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Diaspora and Web 2.0: A New Social Network for Vietnamese Communities Worldwide

OneVietnam LogoOverseas communities have long played an important role in the economic development of their home countries.

Last month  saw the launch in Dublin of Gateway Ireland , an ambitious project to leverage these ancestral ties by connecting the modern Irish State with the Irish diaspora worldwide using Web 2.0 technology.

However, the Irish will not be the first ethnic group to extend the virtual border of their nation beyond geographical boundaries with Web 2.0 technology.

OneVietnam Network, which launched a beta site on 17th June 2010, is the first social network site built by a diaspora to connect up geographically dispersed communities worldwide.  OneVietnam’s goal is to promote networking among the global Vietnamese to support  philanthropic activities and promote development in the motherland.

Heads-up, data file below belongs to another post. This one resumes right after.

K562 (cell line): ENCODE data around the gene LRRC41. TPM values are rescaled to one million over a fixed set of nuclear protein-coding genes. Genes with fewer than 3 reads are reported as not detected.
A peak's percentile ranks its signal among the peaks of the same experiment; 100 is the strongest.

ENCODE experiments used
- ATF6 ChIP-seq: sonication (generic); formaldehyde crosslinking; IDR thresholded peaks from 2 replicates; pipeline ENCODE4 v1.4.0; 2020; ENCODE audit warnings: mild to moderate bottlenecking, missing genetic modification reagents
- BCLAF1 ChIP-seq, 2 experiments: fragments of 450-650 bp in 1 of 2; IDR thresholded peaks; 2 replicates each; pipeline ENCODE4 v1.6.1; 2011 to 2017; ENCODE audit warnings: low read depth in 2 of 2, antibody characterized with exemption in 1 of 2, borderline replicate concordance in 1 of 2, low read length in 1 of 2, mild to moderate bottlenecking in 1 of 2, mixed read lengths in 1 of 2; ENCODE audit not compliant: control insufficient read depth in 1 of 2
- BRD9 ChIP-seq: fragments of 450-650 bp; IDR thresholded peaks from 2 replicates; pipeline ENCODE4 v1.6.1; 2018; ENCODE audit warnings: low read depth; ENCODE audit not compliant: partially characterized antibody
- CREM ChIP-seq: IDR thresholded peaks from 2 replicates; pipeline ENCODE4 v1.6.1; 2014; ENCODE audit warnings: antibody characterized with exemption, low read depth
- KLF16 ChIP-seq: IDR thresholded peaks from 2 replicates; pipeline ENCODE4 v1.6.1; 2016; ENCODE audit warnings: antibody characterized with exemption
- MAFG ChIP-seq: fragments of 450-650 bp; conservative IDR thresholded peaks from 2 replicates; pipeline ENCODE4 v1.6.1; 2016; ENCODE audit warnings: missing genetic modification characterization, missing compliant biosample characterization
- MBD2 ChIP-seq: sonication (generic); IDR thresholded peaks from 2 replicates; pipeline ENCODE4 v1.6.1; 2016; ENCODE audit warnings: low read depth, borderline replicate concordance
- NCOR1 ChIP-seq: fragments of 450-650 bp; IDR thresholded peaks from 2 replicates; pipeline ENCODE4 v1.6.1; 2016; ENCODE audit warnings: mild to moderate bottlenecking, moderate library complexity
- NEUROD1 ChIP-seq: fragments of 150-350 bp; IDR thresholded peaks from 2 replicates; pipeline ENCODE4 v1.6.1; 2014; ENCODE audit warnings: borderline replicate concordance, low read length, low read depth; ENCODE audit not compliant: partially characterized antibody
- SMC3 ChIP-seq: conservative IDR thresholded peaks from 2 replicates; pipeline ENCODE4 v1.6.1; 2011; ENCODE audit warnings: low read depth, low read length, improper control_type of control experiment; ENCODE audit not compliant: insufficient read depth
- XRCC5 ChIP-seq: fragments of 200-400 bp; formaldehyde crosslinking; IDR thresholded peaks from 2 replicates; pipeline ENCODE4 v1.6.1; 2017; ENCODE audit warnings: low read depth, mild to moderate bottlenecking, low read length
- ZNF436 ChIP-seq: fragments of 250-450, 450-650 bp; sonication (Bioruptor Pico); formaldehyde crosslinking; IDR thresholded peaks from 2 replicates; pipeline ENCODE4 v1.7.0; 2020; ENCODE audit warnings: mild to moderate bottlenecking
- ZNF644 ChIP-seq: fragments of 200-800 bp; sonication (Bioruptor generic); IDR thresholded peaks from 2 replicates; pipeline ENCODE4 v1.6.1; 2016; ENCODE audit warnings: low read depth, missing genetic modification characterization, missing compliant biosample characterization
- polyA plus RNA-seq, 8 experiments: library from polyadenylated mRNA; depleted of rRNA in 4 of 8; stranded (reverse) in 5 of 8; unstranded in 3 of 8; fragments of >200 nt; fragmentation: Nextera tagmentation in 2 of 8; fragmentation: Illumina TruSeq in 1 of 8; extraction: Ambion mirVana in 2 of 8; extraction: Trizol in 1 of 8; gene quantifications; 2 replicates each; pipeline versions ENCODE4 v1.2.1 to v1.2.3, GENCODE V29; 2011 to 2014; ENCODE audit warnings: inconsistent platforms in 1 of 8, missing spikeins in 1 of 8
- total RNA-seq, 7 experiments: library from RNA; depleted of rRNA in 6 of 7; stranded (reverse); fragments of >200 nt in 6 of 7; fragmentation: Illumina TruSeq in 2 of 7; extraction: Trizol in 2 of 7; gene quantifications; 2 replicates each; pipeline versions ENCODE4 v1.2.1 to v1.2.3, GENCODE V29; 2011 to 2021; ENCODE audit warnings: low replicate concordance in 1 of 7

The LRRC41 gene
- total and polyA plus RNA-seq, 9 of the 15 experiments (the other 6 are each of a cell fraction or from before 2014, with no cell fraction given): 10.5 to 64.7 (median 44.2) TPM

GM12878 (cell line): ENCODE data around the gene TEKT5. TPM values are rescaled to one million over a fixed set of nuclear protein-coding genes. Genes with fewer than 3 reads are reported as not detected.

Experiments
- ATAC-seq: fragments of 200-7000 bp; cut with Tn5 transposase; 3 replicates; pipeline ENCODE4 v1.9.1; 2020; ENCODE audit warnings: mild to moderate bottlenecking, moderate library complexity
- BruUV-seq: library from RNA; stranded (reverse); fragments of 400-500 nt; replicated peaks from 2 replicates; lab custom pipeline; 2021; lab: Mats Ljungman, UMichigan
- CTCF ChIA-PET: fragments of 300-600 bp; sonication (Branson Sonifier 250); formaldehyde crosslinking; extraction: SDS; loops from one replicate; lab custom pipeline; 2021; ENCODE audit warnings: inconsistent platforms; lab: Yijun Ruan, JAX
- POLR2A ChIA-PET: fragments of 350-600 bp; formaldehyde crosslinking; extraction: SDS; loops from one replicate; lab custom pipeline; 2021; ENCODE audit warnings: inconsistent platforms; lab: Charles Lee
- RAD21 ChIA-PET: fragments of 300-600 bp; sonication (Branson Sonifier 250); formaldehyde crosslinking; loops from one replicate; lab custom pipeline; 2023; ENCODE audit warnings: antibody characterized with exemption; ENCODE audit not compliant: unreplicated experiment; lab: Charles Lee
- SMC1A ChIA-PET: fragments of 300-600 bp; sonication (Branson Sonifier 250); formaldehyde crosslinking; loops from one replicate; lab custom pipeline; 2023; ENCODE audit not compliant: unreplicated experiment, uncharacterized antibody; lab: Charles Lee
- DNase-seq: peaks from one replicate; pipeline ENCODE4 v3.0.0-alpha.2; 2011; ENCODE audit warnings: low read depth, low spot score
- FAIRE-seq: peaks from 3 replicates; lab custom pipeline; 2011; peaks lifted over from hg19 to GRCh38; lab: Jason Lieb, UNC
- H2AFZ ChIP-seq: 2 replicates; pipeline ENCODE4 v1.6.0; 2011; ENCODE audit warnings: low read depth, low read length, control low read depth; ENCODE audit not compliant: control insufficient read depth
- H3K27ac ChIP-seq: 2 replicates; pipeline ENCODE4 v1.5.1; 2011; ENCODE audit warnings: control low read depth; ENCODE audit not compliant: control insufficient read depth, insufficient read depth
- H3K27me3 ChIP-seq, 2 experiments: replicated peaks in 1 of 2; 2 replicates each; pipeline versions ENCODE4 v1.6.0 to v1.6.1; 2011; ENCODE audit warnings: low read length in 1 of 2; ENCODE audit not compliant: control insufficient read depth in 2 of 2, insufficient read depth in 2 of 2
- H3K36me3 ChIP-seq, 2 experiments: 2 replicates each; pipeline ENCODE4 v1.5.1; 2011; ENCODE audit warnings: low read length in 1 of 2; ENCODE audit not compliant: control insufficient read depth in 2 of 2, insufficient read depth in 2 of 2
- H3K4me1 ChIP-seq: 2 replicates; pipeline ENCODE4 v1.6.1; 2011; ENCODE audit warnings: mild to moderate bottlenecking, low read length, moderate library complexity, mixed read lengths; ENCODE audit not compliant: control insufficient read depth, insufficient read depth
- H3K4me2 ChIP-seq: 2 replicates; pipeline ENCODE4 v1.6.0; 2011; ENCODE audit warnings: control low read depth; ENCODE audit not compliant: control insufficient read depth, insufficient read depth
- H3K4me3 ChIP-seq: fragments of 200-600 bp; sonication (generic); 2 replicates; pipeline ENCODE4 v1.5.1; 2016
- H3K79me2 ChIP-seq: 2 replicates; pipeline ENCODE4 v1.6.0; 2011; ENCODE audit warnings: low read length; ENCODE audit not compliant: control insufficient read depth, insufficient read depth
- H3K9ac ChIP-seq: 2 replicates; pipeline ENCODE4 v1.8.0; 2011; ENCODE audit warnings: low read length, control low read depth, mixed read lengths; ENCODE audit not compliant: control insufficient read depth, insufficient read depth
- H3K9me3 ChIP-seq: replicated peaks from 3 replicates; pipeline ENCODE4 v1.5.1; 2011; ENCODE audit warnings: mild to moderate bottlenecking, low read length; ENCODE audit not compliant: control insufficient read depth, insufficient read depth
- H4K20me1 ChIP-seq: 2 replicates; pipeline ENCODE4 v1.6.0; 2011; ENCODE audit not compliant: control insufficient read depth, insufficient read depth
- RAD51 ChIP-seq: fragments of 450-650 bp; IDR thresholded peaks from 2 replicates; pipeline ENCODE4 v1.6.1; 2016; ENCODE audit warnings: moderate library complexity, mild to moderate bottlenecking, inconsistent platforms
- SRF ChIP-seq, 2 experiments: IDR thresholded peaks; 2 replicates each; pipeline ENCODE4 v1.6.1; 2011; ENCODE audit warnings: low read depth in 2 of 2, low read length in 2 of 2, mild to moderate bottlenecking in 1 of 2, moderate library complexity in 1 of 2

Vietnam Today is not Vietnam Yesterday

Hanoi Towers

Hanoi Towers (c) E8Club

Vietnam today bears little resemblance to the country represented in Hollywood movies of the last 50 years.

With one of Asia’s youngest populations, Vietnam  is a rapidly developing country of 86 million people with a vibrant, dynamic, high growth economy.  Twenty years since the government started the policy of modernization or ‘renovation’, the problems faced by the country today are as much to do with success as they are to do with underdevelopment.